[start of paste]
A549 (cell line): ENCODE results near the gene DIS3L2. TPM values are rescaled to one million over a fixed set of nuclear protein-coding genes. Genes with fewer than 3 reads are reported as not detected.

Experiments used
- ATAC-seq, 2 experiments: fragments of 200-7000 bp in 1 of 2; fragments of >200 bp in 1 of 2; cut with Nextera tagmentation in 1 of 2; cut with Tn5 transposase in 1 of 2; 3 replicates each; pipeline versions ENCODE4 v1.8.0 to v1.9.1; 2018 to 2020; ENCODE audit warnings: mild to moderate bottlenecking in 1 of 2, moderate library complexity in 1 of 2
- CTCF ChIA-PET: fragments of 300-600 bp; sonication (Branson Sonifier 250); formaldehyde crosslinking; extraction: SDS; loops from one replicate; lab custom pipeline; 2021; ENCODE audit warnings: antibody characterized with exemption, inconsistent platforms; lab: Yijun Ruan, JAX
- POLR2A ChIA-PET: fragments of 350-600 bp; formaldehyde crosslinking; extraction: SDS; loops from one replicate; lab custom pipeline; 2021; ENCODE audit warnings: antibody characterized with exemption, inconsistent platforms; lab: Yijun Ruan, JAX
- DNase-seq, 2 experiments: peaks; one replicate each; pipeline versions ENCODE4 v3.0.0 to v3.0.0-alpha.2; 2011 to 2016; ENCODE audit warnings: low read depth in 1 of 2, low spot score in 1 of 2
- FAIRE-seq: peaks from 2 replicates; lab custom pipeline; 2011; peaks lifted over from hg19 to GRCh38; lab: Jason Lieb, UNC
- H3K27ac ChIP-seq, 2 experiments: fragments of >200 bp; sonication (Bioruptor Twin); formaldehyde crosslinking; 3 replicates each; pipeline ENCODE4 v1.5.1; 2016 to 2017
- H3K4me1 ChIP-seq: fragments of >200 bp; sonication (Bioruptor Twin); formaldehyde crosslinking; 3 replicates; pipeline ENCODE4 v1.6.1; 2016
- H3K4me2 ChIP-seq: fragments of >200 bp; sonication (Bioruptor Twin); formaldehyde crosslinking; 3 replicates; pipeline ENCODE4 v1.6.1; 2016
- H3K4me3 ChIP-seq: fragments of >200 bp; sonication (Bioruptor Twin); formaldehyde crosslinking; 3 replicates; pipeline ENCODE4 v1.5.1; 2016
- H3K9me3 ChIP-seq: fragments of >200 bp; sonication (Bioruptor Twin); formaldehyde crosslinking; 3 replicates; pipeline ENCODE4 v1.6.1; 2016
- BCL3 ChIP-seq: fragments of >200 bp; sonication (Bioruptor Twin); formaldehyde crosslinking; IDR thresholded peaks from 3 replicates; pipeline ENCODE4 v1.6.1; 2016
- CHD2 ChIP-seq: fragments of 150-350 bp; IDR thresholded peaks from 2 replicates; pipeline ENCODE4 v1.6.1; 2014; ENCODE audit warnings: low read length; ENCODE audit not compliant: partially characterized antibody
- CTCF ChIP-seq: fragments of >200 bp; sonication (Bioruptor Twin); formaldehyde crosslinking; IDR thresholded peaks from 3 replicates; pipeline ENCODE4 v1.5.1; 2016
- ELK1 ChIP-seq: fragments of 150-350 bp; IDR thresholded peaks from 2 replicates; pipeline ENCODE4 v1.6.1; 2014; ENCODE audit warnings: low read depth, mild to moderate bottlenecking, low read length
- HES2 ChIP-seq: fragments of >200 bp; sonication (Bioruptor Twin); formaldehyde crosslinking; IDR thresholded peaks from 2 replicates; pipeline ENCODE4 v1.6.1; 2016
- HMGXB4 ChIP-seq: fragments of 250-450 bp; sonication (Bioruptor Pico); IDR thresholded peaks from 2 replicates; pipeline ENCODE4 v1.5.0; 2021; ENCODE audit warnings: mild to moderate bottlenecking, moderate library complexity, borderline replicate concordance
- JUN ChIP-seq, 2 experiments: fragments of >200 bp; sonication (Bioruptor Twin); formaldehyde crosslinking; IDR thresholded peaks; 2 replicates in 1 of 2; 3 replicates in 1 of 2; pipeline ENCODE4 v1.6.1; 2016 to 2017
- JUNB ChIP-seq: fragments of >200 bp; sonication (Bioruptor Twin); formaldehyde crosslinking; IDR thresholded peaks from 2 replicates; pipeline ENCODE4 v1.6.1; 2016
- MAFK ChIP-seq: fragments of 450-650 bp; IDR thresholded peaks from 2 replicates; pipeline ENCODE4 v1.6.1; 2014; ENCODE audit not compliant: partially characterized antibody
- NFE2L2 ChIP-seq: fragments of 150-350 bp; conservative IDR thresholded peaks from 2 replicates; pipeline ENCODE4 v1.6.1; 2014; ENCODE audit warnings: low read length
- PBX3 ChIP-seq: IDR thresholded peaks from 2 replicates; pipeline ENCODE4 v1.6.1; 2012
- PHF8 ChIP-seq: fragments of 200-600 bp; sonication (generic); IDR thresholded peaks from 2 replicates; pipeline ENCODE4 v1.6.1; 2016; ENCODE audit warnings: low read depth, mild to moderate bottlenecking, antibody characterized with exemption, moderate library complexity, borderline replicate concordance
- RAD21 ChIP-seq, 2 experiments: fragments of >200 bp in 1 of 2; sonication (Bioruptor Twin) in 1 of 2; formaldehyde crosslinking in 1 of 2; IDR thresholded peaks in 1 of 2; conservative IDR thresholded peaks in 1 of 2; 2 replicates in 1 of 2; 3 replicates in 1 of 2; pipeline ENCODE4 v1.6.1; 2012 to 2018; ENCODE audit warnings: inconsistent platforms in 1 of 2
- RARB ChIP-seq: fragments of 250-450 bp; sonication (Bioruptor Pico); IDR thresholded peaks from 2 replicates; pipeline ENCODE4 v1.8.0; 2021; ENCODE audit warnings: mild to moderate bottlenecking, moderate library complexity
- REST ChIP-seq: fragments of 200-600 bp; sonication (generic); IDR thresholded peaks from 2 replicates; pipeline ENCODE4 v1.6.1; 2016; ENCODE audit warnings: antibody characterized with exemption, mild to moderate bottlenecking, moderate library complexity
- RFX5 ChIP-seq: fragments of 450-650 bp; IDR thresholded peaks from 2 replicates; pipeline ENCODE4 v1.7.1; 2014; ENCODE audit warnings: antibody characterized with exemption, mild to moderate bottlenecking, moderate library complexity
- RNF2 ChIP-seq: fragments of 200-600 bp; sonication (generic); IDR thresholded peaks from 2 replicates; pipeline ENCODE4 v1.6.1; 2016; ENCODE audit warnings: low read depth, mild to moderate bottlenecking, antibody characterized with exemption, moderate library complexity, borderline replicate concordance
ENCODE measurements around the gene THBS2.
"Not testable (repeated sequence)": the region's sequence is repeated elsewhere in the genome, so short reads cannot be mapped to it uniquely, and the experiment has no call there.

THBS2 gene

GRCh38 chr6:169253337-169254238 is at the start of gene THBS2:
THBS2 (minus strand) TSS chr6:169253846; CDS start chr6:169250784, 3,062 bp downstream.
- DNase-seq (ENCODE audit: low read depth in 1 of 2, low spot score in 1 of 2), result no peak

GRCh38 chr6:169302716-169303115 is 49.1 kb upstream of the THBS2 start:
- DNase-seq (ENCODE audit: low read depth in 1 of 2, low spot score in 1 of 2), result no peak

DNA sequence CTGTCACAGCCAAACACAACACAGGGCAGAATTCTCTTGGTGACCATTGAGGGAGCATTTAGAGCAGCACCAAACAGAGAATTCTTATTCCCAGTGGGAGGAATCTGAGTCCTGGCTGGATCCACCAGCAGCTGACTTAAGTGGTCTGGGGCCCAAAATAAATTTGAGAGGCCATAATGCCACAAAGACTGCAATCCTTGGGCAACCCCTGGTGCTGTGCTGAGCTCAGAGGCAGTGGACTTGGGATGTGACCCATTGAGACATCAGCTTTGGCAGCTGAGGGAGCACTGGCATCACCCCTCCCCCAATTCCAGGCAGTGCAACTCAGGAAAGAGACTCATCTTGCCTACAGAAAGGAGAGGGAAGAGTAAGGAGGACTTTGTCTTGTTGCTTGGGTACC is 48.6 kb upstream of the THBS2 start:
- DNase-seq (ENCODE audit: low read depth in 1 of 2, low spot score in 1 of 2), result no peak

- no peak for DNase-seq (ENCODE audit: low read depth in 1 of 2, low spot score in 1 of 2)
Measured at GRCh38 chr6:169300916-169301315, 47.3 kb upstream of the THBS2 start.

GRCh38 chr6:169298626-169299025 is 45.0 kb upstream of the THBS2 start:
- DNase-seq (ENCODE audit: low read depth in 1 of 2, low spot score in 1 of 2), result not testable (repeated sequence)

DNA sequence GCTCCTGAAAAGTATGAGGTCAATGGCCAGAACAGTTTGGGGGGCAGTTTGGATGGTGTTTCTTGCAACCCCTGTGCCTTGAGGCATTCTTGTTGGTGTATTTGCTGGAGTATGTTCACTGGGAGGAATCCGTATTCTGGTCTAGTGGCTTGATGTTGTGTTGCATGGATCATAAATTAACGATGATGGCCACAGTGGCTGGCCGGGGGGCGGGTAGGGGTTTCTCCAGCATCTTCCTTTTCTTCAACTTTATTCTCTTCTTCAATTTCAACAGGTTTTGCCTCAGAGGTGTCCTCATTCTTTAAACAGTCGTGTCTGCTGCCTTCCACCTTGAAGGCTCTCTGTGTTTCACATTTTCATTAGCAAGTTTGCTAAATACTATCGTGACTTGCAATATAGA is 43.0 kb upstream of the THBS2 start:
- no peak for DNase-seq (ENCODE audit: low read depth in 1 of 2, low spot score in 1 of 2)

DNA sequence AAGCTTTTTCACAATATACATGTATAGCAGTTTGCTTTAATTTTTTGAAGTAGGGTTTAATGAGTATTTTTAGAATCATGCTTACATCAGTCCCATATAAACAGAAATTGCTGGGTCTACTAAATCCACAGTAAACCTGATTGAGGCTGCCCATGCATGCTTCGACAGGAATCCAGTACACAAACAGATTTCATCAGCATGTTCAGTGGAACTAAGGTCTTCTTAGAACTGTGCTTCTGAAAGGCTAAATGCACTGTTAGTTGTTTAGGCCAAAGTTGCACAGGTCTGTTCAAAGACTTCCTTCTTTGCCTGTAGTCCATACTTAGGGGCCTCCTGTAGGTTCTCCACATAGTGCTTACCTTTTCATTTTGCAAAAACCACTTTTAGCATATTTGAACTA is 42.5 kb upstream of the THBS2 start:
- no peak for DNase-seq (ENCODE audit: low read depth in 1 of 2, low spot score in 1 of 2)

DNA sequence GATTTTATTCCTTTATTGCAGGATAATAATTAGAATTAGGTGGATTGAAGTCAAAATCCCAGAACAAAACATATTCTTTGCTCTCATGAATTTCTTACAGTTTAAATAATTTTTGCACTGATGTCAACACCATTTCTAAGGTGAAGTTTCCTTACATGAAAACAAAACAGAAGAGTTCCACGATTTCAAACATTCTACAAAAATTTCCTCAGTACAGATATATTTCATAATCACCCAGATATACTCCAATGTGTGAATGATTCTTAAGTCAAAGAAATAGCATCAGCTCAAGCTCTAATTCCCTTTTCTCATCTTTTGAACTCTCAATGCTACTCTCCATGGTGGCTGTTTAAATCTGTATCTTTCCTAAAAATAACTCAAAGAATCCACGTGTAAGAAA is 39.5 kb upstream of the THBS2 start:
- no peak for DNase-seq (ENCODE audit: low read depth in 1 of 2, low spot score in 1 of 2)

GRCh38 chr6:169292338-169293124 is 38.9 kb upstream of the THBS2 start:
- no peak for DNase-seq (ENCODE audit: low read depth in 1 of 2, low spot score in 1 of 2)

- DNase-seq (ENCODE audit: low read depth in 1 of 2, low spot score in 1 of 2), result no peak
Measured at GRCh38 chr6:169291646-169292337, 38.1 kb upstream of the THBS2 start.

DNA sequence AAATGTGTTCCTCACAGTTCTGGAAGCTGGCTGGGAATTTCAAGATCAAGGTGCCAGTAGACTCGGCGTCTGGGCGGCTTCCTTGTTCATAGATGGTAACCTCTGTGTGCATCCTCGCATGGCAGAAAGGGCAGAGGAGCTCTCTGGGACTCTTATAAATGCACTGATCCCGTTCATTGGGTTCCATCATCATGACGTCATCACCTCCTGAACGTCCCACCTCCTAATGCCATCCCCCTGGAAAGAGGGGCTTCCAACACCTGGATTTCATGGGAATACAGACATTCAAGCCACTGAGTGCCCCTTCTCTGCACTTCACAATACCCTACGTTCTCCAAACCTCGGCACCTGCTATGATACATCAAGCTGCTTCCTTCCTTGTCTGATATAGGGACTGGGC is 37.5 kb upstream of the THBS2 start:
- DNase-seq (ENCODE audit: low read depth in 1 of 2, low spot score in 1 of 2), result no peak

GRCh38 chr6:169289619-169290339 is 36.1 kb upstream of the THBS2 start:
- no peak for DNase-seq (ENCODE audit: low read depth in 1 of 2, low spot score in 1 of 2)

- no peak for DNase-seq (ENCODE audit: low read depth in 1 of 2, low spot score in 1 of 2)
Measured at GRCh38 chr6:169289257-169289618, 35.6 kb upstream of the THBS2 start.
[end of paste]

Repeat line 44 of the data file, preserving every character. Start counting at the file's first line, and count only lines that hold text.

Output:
DNA sequence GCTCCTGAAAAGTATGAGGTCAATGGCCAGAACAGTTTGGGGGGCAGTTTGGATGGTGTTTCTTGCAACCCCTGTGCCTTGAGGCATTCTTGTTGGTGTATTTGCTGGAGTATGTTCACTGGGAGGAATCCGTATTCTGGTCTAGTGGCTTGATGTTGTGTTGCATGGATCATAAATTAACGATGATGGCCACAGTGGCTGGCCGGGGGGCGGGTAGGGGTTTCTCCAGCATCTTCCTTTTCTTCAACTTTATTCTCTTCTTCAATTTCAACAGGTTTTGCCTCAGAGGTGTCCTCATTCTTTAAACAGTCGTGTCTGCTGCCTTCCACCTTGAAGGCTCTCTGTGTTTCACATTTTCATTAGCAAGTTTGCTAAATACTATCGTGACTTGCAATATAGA is 43.0 kb upstream of the THBS2 start: